Cognitive stimulation was the title of another of the groups organized in Vallendar, where Daniel Gil Abascal explained what cognitive functions are, the irrigation of the brain and where the different functions are; and at the same time how to interconnect one with the other. He explained the concept of neural plasticity and its importance in learning and neuropsychological rehabilitation; and what are the different types of memory.
Several of the working groups developed are part of the intention of ¡Adentro! to break taboos around the elderly population and normalize their worries, problems and worries.
Thus, the clinical psychologist Daniel Gil Abascal led a working group dedicated to stories to reflect on death; while psychologist and jurist Mari Carmen Salinas focused another of her workshops on the living will as a means of expressing anticipated wishes regarding medical treatments.
Daniel Gil used four stories of Asturian, Galician, Valencian and Mexican origin featuring death, and how some of its protagonists try to avoid it or deceive it, but with the background that death is inevitable. These stories are a different way of approaching a taboo subject. During the session, participants talked about what death means to each of the participants and their personal experiences with it.
This working group started from the observation that death is part of life and that, generally, the ignorance of what happens after death, the weight of responsibility and the fear of leaving the family abandoned frighten and worry the person. old, older than death itself. Thus, once acquired a certain guarantee of stability and independence vis-à-vis the family, the elderly person feels a release, a state of peace to face his own death.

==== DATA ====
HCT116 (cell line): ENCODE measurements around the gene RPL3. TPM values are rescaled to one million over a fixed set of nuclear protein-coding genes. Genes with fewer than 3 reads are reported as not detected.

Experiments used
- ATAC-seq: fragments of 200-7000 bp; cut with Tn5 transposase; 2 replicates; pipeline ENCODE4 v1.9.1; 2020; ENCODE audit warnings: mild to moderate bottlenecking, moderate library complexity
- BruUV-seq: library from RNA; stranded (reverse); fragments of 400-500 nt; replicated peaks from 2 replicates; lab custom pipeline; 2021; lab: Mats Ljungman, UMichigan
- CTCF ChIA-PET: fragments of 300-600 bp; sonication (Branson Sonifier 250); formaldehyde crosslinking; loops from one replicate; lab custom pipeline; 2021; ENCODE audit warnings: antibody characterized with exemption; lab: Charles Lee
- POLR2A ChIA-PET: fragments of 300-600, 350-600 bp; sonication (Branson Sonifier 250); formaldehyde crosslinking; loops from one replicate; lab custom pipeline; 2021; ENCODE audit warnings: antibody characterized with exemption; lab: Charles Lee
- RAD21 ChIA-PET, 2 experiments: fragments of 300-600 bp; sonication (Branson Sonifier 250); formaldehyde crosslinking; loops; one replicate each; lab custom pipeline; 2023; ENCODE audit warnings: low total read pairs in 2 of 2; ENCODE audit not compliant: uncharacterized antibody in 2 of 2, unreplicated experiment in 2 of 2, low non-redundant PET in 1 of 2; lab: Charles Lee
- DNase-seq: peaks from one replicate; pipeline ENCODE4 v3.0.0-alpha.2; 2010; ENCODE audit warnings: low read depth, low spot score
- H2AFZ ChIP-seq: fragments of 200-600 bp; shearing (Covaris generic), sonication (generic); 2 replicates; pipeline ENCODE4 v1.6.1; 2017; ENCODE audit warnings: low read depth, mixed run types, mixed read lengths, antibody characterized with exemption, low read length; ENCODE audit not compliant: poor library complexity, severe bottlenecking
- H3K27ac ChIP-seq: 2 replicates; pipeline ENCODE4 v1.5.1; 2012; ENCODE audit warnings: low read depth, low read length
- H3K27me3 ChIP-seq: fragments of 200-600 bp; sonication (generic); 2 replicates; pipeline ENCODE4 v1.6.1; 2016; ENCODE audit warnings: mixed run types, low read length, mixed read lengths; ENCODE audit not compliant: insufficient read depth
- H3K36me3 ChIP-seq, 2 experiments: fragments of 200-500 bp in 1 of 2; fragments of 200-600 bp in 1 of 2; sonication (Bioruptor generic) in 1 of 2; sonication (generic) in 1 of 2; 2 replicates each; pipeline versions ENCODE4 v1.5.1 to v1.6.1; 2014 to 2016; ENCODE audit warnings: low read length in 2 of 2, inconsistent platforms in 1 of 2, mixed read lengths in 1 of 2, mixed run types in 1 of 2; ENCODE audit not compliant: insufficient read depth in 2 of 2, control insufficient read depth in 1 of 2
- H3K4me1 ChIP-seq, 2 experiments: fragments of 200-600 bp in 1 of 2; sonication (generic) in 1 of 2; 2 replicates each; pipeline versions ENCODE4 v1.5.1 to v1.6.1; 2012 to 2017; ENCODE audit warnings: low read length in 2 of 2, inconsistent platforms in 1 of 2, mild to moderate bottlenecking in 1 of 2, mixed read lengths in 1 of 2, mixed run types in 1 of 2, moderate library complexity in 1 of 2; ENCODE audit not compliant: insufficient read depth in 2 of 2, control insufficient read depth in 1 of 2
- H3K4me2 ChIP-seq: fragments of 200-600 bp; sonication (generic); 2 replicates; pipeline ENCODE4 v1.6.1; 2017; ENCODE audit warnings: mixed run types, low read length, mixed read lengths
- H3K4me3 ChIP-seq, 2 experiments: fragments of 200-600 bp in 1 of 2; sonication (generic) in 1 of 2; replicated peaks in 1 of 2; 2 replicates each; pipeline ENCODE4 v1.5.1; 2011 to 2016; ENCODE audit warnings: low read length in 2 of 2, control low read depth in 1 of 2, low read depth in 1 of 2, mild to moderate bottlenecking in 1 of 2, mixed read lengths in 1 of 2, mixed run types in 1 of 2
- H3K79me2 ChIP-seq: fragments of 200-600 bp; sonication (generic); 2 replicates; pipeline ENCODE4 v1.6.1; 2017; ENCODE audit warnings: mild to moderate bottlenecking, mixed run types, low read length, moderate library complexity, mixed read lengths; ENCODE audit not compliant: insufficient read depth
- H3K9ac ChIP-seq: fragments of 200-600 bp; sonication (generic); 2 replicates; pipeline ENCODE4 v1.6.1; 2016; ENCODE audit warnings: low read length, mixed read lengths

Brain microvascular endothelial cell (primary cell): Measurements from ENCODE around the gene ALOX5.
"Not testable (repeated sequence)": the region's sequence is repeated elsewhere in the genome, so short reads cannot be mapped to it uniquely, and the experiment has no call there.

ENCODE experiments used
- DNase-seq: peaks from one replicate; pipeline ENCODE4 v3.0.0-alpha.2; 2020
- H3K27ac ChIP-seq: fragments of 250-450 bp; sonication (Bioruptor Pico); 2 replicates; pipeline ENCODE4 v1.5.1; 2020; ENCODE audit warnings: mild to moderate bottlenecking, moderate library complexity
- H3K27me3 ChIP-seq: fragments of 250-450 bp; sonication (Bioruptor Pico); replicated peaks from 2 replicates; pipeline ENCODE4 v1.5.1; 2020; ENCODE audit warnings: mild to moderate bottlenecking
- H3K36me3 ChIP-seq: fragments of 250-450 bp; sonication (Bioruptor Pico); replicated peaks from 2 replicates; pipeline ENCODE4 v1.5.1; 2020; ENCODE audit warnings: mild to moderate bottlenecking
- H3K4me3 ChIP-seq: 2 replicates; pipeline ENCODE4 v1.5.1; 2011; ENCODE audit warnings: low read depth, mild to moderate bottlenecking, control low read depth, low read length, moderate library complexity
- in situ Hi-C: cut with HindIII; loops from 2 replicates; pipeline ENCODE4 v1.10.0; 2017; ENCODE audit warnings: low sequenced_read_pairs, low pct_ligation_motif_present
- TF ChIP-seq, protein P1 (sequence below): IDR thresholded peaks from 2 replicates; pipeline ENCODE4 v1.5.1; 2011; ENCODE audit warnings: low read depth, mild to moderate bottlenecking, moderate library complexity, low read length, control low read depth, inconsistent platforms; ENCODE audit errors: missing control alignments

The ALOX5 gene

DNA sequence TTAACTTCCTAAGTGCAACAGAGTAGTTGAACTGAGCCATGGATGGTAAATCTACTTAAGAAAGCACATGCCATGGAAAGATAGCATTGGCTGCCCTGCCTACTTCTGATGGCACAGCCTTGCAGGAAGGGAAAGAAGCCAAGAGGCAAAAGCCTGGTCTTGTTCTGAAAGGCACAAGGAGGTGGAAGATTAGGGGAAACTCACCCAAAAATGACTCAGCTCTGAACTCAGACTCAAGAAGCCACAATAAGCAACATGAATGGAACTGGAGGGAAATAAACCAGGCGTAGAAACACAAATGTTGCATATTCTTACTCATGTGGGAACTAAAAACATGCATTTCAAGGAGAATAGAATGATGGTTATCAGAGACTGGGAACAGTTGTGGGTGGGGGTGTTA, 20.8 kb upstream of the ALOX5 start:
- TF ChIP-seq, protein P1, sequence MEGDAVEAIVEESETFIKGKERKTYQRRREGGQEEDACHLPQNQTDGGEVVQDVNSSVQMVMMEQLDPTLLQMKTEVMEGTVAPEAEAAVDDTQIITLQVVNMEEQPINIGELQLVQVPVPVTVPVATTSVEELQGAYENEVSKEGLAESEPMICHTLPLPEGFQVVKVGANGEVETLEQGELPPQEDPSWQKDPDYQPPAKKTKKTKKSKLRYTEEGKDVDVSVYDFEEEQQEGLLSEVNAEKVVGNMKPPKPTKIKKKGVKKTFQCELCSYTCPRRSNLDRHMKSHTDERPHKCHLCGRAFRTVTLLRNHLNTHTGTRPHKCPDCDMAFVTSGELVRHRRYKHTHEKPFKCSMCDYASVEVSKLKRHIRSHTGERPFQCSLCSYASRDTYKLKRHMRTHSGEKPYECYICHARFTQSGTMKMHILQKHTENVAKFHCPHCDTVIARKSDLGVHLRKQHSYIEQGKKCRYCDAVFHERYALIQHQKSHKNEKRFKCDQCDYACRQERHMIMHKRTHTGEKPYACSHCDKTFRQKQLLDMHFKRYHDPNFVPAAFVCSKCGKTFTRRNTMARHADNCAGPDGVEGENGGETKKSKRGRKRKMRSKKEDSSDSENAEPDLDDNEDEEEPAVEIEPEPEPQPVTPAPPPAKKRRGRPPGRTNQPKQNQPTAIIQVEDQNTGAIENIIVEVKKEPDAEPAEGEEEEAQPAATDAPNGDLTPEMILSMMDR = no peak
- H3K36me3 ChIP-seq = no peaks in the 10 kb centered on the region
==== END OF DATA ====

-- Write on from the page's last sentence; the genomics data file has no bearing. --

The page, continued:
In this same line of breaking taboos, the lawyer and psychologist Mari Carmen Salinas led a working group on the living will or document of advance directives, or other denominations according to the Autonomous Community that regulates it. This document, different from the common will that we all know of distributing assets after death, allows a person to express in writing beforehand how they wish to act on themselves in the event that they cannot express themselves personally for cause of illness. Salinas explained that “this document helps a lot when making decisions for families and health professionals.”
He recalled that this document must be registered in each country and stressed that for its authentication not only a translation is necessary, but the requirements are similar. For this reason, the possibility of doing it before a notary is the most effective, since it is a recognized figure in Spain and Germany and in both cases it is archived.
The living will, which can be written by an adult or an emancipated minor provided he is free and capable, is not only used to make medical decisions, but also covers what to do with the body, whether it is whether or not it is organ donation, or whether you agree with euthanasia recently legalized in Spain. This last point has generated much debate, for religious and ethical reasons. Although considered a taboo subject, workshop members actively participated and shared their experiences, doubts and fears in this regard.
The “adentrists” gathered in Vallendar were also able to participate in a working group on the use of digital technologies by seniors aimed at reducing the digital divide between them and digital natives.